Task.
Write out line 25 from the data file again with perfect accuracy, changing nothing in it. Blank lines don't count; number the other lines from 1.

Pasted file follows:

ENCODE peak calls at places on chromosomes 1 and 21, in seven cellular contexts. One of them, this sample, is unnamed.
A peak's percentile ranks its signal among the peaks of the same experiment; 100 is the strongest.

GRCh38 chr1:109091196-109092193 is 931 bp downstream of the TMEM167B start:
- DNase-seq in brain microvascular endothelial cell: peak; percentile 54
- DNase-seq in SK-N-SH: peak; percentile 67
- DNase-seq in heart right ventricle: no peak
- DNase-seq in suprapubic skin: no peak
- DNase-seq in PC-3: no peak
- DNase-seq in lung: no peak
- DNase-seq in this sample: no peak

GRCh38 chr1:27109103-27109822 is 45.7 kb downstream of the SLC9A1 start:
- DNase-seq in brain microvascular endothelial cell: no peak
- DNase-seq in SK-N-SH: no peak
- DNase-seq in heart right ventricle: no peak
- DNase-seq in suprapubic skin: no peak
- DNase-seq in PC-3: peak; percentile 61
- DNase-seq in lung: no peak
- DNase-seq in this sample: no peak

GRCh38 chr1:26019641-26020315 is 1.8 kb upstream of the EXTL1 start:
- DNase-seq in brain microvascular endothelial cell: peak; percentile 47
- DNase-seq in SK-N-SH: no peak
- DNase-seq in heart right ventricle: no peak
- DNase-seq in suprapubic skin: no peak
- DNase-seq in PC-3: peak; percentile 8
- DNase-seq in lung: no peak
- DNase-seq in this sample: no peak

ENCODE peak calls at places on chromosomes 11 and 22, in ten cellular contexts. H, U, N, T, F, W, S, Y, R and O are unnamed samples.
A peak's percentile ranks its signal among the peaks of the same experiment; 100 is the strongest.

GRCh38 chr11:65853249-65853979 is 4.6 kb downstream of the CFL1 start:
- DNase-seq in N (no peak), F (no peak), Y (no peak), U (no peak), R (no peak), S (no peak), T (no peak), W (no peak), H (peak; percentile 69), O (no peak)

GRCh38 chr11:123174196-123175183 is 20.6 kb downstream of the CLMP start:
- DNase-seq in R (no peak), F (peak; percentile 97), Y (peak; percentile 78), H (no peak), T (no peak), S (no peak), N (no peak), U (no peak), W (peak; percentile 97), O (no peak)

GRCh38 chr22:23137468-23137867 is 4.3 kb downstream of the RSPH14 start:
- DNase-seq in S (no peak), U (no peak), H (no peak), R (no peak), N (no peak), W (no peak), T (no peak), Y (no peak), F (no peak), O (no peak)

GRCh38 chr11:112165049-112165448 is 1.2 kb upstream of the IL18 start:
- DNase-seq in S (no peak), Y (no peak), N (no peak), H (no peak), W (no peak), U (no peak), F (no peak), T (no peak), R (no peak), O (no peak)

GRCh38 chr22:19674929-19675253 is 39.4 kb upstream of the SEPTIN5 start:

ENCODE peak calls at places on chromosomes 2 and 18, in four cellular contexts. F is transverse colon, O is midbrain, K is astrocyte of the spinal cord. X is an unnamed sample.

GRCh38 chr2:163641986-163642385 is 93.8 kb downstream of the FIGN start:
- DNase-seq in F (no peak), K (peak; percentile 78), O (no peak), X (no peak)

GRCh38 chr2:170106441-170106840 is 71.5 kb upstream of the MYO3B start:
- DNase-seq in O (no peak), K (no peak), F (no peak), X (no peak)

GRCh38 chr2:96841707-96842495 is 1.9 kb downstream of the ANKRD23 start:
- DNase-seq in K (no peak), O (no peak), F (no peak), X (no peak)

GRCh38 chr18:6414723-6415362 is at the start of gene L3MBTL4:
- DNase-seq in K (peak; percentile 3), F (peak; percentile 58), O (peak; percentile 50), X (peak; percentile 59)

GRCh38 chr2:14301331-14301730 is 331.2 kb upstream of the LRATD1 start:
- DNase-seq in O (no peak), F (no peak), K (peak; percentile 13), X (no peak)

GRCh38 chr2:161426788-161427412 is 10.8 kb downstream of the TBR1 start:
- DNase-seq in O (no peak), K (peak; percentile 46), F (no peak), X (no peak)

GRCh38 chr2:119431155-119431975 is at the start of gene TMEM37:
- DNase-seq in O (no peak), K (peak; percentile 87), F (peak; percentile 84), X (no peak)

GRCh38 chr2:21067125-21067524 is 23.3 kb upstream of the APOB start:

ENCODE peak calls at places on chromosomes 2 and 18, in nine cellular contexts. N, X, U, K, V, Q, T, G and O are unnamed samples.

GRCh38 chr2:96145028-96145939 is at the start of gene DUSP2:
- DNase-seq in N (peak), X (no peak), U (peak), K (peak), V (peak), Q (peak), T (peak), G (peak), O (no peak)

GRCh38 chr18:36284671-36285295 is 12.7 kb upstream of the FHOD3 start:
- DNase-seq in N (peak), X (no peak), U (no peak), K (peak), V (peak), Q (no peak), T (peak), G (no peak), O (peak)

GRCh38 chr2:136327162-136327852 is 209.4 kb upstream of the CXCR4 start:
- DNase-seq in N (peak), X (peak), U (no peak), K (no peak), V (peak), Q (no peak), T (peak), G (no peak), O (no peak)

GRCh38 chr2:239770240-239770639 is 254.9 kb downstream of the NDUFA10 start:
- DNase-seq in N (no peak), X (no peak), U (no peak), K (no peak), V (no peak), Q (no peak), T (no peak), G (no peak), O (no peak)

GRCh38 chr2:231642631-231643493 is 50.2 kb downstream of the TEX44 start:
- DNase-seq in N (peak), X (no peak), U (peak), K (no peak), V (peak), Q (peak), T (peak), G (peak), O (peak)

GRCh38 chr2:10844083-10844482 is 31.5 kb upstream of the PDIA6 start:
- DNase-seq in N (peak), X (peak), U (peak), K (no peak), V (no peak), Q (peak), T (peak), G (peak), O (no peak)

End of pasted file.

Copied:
- DNase-seq in lung: no peak